The former Florida quarterback echoed Spears’ thoughts Friday.
“I don’t think it’s that far (away). I don’t think it’s that far when you look at some of the defensive talent,” Tebow said of McElwain’s program. “Let’s say Taven Bryan steps up and David Reese continues to develop and Chauncey Gardner and the safeties and really look at that interior, and the defense could be back to where it (has been), because the corners are young. They could get back to a very special defense. Offensively, their offensive line’s not bad, running backs are young but explosive. Receivers, I mean, they lost their best before the season started, right? You get him back and you get (QB Feleipe Franks) to develop, all those things could happen like that, right?
“And then you go from a team that’s kind of been struggling a little bit offensively, giving up too many big plays defensively, to it kind of molds.”
Expecting suspended receiver Antonio Callaway to play again this season might be unrealistic, though McElwain hasn’t announced an official decision on the status of the players receiving pre-trial intervention in the credit card fraud incident.
Tebow’s larger point, though, was to point to Georgia’s quick transformation from last year.
The Bulldogs were 8-5 last season in Smart’s debut and lost 24-10 to Florida 12 months ago for their third consecutive loss in the rivalry.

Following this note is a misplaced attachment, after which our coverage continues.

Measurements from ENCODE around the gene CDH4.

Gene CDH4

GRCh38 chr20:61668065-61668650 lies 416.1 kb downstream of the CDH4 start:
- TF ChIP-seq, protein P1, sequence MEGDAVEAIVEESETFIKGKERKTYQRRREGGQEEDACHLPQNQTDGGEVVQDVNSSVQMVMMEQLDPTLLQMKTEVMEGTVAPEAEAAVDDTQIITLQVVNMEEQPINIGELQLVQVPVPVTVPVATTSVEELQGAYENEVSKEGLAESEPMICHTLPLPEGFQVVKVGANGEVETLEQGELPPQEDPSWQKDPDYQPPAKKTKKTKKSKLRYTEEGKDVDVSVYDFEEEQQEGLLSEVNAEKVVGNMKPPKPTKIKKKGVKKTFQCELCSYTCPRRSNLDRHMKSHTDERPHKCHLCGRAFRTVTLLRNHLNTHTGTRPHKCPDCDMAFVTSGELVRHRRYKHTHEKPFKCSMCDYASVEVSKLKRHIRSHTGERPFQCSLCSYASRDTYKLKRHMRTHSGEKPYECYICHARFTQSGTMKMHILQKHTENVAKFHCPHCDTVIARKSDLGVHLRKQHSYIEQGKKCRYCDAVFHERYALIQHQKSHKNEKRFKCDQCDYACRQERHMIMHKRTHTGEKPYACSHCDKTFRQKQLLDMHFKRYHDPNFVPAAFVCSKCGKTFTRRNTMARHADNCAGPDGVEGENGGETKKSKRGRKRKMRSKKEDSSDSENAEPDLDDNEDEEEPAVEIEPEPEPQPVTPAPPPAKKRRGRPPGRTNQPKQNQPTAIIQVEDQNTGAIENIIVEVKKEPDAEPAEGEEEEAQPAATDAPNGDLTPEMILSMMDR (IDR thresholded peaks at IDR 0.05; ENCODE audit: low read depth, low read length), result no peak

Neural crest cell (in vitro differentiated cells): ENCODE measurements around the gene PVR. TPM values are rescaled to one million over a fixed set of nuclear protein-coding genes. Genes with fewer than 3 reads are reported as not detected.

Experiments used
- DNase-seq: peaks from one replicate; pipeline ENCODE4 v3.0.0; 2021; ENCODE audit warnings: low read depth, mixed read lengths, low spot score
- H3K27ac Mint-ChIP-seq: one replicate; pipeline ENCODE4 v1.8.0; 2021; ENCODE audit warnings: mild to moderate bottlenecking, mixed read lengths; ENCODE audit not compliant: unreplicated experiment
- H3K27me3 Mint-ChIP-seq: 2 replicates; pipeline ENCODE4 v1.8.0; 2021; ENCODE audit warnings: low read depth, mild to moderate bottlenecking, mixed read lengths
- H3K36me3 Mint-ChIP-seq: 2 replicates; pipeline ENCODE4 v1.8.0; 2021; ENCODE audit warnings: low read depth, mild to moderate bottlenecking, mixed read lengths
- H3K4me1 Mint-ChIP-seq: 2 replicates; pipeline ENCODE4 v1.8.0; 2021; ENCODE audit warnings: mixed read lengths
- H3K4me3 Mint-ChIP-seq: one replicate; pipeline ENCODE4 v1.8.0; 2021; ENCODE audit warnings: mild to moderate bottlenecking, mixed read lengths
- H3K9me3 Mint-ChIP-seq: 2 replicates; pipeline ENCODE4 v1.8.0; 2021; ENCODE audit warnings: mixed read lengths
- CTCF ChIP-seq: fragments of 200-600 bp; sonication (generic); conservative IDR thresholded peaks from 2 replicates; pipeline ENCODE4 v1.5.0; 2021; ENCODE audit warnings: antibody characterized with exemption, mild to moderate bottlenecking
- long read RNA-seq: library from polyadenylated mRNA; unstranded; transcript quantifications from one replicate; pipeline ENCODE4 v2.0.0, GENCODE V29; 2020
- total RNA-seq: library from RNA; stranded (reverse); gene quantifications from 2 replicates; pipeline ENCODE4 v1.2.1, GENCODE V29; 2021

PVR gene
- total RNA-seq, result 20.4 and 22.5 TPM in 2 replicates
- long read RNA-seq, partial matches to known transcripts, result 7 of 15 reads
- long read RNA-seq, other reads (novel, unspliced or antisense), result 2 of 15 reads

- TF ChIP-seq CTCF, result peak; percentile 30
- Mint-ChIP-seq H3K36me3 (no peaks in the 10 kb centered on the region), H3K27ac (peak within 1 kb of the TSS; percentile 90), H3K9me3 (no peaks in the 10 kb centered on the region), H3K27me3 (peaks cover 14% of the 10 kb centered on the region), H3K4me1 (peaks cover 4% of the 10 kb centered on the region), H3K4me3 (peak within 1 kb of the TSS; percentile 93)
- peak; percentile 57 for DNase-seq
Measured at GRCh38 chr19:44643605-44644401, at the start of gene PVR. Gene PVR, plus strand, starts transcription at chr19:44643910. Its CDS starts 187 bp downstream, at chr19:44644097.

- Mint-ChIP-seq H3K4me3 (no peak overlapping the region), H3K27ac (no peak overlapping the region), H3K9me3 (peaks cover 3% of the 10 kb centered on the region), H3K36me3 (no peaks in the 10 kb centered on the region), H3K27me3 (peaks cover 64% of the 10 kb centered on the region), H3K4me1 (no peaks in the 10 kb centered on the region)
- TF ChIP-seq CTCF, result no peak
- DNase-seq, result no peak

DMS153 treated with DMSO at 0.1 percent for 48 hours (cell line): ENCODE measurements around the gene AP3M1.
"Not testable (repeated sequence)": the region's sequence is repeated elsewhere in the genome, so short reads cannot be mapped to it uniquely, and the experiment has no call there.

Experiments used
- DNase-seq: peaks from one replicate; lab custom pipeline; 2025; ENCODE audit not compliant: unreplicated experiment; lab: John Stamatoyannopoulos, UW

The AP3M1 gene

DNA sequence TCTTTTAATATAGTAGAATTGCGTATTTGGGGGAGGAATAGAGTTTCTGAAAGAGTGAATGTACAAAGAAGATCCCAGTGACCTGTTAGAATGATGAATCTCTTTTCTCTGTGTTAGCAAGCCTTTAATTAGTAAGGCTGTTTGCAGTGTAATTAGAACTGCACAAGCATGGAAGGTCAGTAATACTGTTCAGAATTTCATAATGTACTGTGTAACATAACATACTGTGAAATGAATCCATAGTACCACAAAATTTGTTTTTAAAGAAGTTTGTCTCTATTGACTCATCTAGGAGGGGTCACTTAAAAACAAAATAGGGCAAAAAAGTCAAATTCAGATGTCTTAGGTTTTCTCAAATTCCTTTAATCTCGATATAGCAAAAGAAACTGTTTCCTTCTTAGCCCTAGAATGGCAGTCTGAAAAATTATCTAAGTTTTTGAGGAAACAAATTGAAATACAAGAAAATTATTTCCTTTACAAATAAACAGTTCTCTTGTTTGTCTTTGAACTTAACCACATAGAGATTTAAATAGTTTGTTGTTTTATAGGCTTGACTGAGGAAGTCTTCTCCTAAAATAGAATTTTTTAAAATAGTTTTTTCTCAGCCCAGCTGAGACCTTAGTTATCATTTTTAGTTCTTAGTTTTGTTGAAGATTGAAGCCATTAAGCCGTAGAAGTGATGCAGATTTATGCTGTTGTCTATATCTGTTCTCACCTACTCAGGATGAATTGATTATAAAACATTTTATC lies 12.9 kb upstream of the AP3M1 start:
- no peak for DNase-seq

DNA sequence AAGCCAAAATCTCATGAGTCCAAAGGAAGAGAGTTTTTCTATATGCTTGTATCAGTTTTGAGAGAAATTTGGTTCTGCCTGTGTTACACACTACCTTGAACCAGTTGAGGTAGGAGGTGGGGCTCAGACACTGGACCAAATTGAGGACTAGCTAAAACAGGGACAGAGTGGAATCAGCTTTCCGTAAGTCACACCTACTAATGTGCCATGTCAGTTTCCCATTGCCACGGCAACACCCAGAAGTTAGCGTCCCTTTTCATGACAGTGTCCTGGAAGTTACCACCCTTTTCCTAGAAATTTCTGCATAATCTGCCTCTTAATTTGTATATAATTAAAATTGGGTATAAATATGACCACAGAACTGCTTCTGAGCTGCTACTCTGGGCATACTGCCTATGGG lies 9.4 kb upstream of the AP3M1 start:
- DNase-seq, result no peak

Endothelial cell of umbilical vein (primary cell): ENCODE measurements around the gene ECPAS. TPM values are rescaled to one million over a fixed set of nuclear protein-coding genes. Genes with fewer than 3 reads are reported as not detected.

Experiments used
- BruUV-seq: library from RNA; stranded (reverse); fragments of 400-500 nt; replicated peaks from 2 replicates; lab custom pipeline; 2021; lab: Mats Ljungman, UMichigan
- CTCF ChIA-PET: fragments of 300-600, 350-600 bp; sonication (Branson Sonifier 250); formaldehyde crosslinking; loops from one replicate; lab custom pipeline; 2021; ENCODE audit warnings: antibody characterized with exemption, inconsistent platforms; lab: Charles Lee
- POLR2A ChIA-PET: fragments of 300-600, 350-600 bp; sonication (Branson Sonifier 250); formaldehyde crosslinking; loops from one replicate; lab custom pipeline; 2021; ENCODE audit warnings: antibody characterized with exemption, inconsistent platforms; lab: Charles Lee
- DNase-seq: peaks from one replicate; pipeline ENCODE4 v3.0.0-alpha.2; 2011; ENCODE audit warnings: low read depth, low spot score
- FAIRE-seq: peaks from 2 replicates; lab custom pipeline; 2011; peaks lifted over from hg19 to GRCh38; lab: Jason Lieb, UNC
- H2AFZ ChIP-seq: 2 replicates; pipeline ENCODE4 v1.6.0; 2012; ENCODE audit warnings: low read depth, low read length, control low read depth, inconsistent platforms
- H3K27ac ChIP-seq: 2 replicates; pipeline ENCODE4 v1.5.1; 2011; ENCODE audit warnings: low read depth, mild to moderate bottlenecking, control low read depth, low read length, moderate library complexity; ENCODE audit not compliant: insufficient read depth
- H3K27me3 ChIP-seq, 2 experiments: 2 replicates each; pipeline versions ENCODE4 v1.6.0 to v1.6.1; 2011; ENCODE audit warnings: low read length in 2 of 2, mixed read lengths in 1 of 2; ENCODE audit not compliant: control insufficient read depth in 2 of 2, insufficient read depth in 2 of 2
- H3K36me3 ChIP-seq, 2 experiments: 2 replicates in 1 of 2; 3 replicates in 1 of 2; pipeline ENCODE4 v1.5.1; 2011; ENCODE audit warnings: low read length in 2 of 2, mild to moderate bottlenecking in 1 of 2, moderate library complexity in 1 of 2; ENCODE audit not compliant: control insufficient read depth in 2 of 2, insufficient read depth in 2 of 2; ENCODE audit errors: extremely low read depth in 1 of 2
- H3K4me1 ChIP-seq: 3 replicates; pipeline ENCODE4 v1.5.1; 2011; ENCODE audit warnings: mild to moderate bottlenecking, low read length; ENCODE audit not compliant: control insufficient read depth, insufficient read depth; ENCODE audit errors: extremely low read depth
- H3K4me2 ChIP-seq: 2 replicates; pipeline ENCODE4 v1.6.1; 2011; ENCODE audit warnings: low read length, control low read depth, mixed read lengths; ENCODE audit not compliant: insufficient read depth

Now they’re rolling behind a stronger offensive line, a sharper freshman QB in Jake Fromm than they had a year ago in Jacob Eason, a veteran defense that returned the bulk of its talent from last season and some veteran playmakers on offense in running backs Nick Chubb and Sony Michel.
“Look what happened to Georgia, right? Last year we’re not saying the same things about the team this year, right?” Tebow said. “It’s the same team that gave up the Hail Mary against Tennessee and all of these things that happened, and people weren’t saying, ‘Oh, Georgia’s one of the best teams in the country.’ But all these things started to click and leadership stepped up, Roquan Smith, Jake Fromm is a little bit more efficient than they were at the quarterback position last year. Now a lot of people are saying they’re as good as Alabama, so it can happen fast.”